Alliance for Water Stewardship (AWS) Standard
The AWS Standard is an international, market-based standard that is designed to guide, incentivise and differentiate responsible water users.
The Standard is designed to achieve four water stewardship outcomes: good water governance, sustainable water balance, good water quality status and healthy status of important water-related areas. In order to achieve these, water stewards - those that implement the Standard - must follow a six-step continual improvement framework. The steps are:
- Gather and understand
- Communicate and disclose
For each of the above steps, there are a set of criteria which include AWS Core-Criteria and AWS Advanced-Level Criteria, as well as a set of indicators. In order to achieve the certification, projects must meet each of the core criteria. The advanced level, meanwhile, uses a point system to rank them according to performance. They are then graded accordingly: AWS Core - 0-39, AWS Gold - 40-79, AWS Platinum - 80+.
At the time of writing (June 2014), the verification process for the Standard is still in the process of being developed but it has been confirmed that it will be conducted by AWS-approved conformity assessment bodies (CABs) which provide independent assessments at a site level. AWS have also declared that the final verification process will:
- comply with international best practice to ensure claims of conformity and compliance are credible to all stakeholders.
- recognise that water stewardship is a journey and that there are different tiers to water stewardship.
- have a system that is affordable for a wide range of water users.
- work with partners around the world and other water stewardship initiatives to ensure local relevance.
- provide new ways of establishing credible assurance while driving continual improvement in water stewardship.
The AWS Standard is currently being applied through partner organisations in Africa, Asia Pacific, Europe, Latin America, the Caribbean, North America and South America.
As the Standard is very new (two months old at the time of writing - June 2014), it is unclear exactly what the market coverage is/will be. However, trial projects during the formation of the Standard included horticulture, pulp and paper, mining, chemical, oil and gas, agriculture, coffee and dairy farmers. Each of the pilot studies accessed domestic and international markets.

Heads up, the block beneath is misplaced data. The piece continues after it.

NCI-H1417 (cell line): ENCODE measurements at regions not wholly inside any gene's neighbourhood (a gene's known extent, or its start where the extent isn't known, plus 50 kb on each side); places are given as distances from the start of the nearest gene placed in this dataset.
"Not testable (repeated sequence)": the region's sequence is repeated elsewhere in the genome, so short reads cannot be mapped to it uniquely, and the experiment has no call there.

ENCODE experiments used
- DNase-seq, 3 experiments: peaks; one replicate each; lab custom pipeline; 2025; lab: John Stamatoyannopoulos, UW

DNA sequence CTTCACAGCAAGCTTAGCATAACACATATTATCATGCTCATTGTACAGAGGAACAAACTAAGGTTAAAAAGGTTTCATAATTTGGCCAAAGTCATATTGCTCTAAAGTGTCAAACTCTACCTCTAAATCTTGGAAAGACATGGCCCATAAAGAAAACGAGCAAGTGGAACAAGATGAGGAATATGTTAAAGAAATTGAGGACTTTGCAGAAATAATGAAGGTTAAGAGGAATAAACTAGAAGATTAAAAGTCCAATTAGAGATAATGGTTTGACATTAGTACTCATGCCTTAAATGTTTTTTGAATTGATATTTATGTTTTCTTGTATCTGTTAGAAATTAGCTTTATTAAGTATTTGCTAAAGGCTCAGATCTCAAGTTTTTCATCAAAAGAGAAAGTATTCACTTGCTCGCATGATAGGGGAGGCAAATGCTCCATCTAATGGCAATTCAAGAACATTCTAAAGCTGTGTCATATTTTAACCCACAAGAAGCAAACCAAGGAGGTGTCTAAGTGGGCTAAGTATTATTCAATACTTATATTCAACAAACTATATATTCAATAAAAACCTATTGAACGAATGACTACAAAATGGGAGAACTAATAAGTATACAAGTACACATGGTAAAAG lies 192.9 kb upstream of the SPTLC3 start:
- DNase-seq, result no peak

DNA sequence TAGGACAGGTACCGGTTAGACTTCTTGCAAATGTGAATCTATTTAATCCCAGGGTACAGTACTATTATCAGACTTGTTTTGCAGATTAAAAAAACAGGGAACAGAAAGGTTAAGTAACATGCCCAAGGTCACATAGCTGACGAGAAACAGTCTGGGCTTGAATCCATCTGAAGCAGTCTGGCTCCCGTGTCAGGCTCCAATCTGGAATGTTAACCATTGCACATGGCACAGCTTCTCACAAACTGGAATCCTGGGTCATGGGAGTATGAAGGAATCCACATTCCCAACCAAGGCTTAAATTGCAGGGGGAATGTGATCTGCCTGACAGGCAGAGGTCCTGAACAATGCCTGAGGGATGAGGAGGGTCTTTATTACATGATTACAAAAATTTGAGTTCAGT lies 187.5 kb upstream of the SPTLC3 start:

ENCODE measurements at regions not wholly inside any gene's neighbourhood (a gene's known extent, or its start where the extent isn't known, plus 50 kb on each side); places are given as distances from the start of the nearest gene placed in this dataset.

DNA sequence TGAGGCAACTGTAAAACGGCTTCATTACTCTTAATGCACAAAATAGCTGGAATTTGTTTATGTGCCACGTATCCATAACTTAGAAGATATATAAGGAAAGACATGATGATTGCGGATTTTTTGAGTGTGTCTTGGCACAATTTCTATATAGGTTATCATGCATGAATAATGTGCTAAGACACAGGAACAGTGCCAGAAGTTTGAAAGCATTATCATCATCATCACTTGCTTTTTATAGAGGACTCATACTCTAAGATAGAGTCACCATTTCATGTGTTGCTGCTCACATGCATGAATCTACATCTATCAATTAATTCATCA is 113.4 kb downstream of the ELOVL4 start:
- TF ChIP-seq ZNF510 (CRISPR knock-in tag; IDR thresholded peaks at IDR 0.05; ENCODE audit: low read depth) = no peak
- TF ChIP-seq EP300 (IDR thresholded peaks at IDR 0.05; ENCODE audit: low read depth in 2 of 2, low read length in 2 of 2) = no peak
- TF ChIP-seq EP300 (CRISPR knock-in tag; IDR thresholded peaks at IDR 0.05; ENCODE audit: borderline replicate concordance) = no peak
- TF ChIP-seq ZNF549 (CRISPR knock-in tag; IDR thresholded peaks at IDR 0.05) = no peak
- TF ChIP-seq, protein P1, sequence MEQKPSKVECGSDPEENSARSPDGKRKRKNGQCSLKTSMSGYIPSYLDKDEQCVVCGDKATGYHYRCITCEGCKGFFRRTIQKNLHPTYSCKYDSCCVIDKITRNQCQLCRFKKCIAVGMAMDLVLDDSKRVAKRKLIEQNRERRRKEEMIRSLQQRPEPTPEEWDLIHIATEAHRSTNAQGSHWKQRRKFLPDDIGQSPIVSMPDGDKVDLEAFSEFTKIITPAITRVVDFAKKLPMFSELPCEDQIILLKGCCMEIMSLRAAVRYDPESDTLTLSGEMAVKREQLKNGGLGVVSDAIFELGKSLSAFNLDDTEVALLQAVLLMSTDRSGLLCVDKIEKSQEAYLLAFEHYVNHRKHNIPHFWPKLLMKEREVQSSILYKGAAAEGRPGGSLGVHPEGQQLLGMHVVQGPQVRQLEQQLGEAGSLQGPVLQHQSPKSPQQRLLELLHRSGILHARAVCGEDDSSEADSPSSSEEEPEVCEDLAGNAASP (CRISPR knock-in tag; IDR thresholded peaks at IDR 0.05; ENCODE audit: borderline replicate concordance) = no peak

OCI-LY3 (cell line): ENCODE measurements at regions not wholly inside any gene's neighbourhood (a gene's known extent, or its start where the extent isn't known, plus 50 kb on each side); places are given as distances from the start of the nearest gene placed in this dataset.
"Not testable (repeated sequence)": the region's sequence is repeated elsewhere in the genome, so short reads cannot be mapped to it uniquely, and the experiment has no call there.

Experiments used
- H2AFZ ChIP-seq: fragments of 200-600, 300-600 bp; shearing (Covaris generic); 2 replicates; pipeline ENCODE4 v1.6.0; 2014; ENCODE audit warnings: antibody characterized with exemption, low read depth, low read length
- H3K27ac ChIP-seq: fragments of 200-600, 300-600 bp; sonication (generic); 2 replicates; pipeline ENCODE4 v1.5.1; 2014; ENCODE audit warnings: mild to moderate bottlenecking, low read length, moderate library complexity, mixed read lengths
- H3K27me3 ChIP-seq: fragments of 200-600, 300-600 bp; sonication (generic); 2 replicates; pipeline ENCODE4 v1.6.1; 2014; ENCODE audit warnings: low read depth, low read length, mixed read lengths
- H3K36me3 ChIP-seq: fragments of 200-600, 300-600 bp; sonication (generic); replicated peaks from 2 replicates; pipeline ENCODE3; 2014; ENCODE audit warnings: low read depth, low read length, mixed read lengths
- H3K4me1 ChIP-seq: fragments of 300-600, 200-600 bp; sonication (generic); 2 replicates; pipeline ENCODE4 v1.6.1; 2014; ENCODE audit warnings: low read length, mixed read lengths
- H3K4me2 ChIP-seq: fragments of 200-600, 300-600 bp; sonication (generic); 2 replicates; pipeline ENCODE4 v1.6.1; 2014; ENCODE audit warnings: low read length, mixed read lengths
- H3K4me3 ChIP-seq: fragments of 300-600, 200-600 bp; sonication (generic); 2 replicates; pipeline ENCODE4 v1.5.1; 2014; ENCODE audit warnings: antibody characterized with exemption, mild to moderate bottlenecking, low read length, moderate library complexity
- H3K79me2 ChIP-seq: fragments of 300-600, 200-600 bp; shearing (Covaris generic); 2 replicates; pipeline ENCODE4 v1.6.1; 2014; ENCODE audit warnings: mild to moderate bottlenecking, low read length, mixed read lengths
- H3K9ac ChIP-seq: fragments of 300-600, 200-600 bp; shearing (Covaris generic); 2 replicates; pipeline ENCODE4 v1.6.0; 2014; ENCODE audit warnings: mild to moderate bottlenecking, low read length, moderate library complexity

Meanwhile, organisations, such as Marks and Spencers, Nestle and General Mills, have pledged support for the standard, together representing thousands of brands - Nestle alone have over 8000.
AWS is a membership organisation that was founded in 2009 to promote and reward the sustainable use of water by users around the world. It’s activities are decided through a multi-stakeholder governance structure that is headed by the Water Roundtable - a group that formed the Standard Version 1, which was launched in April 2014 after a four year consultation process. AWS is also building a training programme to strengthen capacity for water users to compliment the Standard.
Unclear, although AWS does receive funding from membership fees and the pilot schemes for the Standard were supported by Marks & Spencers and the German International Development Agency.
The standard recognises that water is a shared resource; as such, effective management - as defined by the Standard - requires collaborative solutions as well as an appreciation of the impacts felt beyond the boundaries of the site. This is achieved by engaging with stakeholders and local communities from outside and inside the catchment area.